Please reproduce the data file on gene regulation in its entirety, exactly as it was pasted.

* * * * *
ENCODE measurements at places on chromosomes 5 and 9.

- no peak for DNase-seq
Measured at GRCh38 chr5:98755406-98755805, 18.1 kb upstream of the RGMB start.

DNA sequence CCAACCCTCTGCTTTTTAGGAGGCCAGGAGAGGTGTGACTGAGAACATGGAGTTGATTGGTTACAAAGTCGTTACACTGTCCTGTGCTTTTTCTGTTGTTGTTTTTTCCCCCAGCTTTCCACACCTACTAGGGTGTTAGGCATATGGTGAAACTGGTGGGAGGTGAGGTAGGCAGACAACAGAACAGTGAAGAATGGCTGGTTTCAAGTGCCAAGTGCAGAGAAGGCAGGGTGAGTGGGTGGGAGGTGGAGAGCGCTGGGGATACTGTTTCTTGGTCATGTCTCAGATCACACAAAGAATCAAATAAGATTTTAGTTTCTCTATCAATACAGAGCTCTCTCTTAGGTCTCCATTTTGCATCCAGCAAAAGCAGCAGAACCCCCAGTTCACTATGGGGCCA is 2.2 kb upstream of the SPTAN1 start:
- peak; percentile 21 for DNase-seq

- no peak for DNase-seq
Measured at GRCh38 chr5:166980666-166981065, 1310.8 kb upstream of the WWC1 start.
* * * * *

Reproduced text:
ENCODE measurements at places on chromosomes 5 and 9.

- no peak for DNase-seq
Measured at GRCh38 chr5:98755406-98755805, 18.1 kb upstream of the RGMB start.

DNA sequence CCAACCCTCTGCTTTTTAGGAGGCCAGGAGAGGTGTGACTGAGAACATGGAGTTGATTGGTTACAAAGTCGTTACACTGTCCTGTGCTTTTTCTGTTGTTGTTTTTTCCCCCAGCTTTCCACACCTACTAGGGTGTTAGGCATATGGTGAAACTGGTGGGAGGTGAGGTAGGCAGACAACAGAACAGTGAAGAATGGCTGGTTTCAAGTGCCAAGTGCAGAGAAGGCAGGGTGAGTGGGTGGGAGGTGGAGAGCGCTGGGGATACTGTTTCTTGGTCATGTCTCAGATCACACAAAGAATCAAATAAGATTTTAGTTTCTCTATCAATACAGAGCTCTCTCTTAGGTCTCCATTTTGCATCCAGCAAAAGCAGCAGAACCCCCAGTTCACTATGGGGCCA is 2.2 kb upstream of the SPTAN1 start:
- peak; percentile 21 for DNase-seq

- no peak for DNase-seq
Measured at GRCh38 chr5:166980666-166981065, 1310.8 kb upstream of the WWC1 start.